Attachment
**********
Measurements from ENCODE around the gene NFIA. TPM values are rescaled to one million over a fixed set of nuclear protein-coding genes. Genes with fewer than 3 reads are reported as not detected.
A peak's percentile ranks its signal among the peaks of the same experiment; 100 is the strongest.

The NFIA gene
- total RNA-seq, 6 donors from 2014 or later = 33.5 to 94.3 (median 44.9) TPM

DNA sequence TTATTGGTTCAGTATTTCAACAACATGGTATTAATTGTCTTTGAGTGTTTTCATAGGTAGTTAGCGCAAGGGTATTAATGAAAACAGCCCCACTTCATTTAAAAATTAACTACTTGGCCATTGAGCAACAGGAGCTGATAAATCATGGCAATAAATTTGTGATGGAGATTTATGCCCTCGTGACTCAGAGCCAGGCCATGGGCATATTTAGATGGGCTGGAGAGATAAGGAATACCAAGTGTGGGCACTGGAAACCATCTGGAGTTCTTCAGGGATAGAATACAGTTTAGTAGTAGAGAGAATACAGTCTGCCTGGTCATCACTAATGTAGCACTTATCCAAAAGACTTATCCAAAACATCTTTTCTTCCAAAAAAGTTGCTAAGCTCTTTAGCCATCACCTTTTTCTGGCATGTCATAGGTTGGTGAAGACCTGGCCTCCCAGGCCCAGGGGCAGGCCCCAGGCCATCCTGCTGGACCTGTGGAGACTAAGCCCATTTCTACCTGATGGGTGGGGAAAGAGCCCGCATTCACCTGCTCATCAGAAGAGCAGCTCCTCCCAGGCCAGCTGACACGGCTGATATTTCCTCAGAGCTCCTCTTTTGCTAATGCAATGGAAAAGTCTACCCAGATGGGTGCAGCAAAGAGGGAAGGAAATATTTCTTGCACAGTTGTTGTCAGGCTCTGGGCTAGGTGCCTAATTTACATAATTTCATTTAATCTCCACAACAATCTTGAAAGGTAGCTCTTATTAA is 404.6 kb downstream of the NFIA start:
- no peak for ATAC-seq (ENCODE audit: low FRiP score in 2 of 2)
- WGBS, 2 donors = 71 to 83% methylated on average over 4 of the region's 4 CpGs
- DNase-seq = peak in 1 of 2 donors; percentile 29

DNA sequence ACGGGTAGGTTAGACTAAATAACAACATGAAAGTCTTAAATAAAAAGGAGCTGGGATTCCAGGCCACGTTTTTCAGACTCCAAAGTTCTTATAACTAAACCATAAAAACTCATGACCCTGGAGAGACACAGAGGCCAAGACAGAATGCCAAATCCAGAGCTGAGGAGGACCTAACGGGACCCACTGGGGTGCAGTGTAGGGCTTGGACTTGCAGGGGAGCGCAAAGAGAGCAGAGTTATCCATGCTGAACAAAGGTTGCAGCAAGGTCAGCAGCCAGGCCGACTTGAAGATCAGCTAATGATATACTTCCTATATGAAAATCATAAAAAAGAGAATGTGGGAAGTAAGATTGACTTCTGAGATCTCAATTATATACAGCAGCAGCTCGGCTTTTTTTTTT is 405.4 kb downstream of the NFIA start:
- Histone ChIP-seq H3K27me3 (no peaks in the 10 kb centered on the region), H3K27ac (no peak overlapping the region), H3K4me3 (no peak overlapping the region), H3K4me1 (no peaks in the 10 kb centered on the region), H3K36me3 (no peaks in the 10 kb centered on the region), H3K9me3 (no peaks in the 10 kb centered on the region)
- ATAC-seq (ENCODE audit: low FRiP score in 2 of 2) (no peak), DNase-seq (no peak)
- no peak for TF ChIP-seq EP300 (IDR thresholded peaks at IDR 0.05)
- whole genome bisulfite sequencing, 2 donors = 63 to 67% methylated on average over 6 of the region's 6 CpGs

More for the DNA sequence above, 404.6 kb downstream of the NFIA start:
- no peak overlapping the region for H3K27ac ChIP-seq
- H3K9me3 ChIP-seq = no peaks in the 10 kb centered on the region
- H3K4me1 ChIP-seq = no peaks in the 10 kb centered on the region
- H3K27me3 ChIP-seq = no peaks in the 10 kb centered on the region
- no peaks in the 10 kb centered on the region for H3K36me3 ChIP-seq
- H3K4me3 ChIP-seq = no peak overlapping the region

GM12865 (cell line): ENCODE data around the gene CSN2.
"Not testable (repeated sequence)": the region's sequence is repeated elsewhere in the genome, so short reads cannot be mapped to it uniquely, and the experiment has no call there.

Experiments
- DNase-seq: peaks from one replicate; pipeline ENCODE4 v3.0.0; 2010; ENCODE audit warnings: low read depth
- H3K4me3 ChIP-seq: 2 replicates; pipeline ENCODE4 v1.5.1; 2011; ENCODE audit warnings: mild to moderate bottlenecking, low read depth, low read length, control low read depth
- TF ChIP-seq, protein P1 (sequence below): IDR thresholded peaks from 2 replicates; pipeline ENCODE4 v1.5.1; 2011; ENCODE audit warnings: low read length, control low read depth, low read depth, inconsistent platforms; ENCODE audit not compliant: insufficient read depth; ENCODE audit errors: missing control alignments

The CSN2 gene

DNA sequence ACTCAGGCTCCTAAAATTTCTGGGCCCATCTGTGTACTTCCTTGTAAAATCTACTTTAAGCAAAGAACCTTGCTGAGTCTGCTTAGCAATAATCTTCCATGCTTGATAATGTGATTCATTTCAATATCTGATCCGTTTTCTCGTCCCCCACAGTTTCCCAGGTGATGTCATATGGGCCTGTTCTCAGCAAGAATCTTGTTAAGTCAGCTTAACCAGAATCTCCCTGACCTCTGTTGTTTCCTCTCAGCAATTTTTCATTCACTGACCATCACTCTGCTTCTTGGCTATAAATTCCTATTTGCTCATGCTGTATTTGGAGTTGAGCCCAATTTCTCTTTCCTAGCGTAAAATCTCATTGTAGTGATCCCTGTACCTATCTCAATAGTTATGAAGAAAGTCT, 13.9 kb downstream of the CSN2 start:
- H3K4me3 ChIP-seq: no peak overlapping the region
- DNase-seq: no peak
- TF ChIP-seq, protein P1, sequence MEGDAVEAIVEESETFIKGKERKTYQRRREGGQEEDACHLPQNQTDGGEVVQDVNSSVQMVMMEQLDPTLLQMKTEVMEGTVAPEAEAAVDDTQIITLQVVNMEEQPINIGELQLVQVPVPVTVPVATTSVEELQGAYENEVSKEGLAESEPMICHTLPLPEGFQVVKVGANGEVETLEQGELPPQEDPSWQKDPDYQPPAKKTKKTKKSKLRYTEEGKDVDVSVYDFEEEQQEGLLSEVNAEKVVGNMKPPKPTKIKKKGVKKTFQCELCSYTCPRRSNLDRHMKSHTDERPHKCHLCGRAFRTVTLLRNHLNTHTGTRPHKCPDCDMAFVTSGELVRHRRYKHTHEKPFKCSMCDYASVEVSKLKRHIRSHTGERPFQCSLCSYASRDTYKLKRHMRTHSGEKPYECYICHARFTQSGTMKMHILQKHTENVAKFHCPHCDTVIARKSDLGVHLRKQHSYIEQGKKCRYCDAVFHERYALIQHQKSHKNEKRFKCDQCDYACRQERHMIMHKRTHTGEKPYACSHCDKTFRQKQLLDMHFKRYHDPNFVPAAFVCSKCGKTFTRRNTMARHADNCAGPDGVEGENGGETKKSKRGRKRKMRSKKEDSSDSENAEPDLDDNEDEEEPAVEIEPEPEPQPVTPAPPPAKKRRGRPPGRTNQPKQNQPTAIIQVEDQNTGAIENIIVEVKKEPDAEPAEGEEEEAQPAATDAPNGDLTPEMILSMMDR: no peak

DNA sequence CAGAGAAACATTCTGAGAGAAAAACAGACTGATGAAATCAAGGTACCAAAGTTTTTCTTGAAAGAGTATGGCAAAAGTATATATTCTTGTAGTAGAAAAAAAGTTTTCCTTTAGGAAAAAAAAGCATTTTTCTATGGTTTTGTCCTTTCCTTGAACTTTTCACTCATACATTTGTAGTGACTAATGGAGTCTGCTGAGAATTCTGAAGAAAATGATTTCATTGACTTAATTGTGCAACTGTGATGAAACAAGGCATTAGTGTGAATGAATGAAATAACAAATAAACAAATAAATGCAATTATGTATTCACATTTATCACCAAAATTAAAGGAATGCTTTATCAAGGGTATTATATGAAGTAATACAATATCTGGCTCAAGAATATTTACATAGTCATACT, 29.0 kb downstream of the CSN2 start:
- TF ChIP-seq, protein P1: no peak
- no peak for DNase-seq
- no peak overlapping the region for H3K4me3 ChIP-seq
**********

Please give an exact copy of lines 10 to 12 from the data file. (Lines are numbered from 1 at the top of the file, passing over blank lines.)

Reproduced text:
- Histone ChIP-seq H3K27me3 (no peaks in the 10 kb centered on the region), H3K27ac (no peak overlapping the region), H3K4me3 (no peak overlapping the region), H3K4me1 (no peaks in the 10 kb centered on the region), H3K36me3 (no peaks in the 10 kb centered on the region), H3K9me3 (no peaks in the 10 kb centered on the region)
- ATAC-seq (ENCODE audit: low FRiP score in 2 of 2) (no peak), DNase-seq (no peak)
- no peak for TF ChIP-seq EP300 (IDR thresholded peaks at IDR 0.05)